The doctor reassured him that what they were looking at wasn’t very big, that it could be a several things and they were about to find out exactly what it was. He walked with Jonathan to the operating room, and the nurses, seeing him shaking from the stress and fear, helped him onto the table and covered him with a heated blanket.
“Once the camera was inside, the issue was clear as day,” recalls Jonathan. “Not only did I have a tumor in my bladder, but the tumor had a large mineral deposit on it. In fact, it was the deposit and the blood thinners that was creating the blood in my urine.”
After the cystoscopy, Jonathan and Mandy sat with the doctor and discussed the discovery of the tumor. Months prior, during a routine check-up, a urine test had showed micro-bleeding but it wasn’t concerning, given Jonathan’s age, health and lifestyle. Now, there was a reason to be concerned, the doctor agreed.
“Mandy was right there with me as the doctor explained next steps,” Jonathan shares. “He said first, the tumor had to come out and they would do that in two weeks which was a pretty quick turnaround to get on the surgery list.”
Next, they would determine if the tumor was either benign, low-grade cancer, or high-grade cancer. After that, if it was cancerous, Jonathan would begin BCG treatments for six weeks and then be re-evaluated.
“We left the hospital with a cloud over us, but at least there was a plan in place,” adds Jonathan.
Up Next: Jonathan’s First Resection Surgery
Can’t wait? Read the full story on Jonathan’s site here.
Please note that Jonathan’s story is his own personal experience and may not reflect your own symptoms, diagnosis and treatments. As always, remember that stories shared on Jonathan’s site, the Bladder Cancer Canada blog, podcast or elsewhere are not a substitute for professional medical advice or treatment. The content on Jonathan’s site are the personal views of the writer and is for information only. Always consult your physician and do not rely on information you find on the internet when making decisions about your health.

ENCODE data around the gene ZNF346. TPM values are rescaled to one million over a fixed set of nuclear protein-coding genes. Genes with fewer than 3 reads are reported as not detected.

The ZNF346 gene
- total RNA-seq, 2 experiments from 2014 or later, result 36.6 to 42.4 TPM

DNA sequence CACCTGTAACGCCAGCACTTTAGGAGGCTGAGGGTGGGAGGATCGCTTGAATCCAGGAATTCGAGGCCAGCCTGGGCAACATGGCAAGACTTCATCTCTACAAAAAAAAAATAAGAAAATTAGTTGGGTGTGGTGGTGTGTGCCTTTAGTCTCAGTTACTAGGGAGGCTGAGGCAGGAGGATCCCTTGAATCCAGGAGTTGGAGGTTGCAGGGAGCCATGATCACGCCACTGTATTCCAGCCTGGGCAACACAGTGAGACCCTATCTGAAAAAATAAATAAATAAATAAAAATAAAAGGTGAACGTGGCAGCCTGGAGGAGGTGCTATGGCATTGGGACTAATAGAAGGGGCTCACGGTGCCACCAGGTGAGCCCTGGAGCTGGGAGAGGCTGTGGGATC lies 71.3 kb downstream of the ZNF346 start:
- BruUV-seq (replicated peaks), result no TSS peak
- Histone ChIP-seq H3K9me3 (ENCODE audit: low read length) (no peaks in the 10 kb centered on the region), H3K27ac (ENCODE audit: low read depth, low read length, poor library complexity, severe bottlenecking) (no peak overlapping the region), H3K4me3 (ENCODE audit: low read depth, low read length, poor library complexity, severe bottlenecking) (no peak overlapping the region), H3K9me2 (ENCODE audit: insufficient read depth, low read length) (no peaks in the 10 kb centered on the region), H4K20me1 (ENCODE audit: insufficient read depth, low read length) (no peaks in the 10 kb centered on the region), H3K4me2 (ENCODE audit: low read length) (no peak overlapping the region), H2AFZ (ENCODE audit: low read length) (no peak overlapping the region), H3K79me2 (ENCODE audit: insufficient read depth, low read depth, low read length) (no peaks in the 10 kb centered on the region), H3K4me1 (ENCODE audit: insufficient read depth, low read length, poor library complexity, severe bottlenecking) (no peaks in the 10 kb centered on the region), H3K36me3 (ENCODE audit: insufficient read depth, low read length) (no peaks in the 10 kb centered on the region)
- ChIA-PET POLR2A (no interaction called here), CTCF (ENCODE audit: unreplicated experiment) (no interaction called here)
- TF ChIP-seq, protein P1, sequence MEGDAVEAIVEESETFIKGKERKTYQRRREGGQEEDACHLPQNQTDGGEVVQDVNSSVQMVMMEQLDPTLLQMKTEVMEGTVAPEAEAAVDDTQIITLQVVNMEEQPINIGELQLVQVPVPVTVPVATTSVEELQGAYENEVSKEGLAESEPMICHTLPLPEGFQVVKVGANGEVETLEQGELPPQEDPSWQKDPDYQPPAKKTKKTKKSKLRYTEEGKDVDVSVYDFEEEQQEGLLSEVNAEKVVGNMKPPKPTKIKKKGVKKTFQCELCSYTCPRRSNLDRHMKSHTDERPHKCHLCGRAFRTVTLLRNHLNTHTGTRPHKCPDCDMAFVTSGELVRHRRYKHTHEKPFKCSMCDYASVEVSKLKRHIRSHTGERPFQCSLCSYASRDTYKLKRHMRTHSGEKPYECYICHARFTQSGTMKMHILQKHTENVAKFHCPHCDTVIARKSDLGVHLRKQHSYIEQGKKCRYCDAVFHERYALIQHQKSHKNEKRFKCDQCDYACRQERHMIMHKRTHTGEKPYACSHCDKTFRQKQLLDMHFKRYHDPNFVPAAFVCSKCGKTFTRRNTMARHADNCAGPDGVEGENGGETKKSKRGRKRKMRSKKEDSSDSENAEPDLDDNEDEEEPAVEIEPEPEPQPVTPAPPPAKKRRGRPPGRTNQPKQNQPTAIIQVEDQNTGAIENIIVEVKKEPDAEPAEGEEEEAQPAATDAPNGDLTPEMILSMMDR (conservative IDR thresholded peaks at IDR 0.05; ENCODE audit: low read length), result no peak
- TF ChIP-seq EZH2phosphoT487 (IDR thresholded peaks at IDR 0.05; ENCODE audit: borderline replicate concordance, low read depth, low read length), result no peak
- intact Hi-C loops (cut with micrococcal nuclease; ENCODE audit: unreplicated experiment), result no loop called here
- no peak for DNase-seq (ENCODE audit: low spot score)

If you See Red, See Your Doctor
Early detection of bladder cancer is critical to preserving the bladder and protecting the quality of life for bladder cancer patients. The most common symptom of bladder cancer is blood in the urine, and unfortunately, this symptom is not always taken seriously. Medical attention is not always sought – particularly for women, who think that this blood could be related to their menstrual cycle. Other symptoms of bladder cancer include:
- The need to urinate often
- An intense need to urinate
- Trouble urinating
- A burning sensation or pain during urination
- Back, pelvic or groin pain
Waiting for and receiving a cancer diagnosis can be an extremely frightening and isolating experience. Many people share how alone they feel during this time, because others around them can’t relate at the same level. Support services are extremely critical during this time and BCC offers several free services through our website including a discussion forum, a peer support program (where patients talk one on one with other patients), online support groups, educational webinars, downloadable patient guidebooks and more.
All of these services are available for free at www.bladdercancercanada.org.